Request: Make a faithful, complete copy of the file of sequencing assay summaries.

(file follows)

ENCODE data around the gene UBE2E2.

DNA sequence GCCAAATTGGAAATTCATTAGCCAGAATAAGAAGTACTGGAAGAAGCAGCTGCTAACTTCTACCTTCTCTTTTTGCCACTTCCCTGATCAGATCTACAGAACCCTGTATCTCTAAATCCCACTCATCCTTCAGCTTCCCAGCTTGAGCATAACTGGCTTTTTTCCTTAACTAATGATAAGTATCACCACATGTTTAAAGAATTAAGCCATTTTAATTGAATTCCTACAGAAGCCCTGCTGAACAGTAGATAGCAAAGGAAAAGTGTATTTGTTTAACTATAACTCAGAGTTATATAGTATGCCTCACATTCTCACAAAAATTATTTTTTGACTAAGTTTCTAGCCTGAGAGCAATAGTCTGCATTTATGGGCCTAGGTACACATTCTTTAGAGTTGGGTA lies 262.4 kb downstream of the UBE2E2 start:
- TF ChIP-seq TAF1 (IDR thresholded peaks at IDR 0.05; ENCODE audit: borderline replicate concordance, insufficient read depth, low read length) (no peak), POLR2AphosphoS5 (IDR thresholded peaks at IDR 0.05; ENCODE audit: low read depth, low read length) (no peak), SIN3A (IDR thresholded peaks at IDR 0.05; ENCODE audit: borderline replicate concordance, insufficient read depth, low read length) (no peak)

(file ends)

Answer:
ENCODE data around the gene UBE2E2.

DNA sequence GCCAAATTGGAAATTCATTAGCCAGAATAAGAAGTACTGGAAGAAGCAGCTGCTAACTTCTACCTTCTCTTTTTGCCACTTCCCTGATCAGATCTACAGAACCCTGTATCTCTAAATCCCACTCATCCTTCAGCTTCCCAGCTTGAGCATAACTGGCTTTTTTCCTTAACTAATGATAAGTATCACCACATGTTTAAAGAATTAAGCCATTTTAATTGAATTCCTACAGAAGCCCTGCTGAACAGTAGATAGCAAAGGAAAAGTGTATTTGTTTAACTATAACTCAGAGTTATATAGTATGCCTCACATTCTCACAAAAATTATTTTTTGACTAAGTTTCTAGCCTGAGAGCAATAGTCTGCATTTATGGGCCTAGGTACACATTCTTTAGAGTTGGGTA lies 262.4 kb downstream of the UBE2E2 start:
- TF ChIP-seq TAF1 (IDR thresholded peaks at IDR 0.05; ENCODE audit: borderline replicate concordance, insufficient read depth, low read length) (no peak), POLR2AphosphoS5 (IDR thresholded peaks at IDR 0.05; ENCODE audit: low read depth, low read length) (no peak), SIN3A (IDR thresholded peaks at IDR 0.05; ENCODE audit: borderline replicate concordance, insufficient read depth, low read length) (no peak)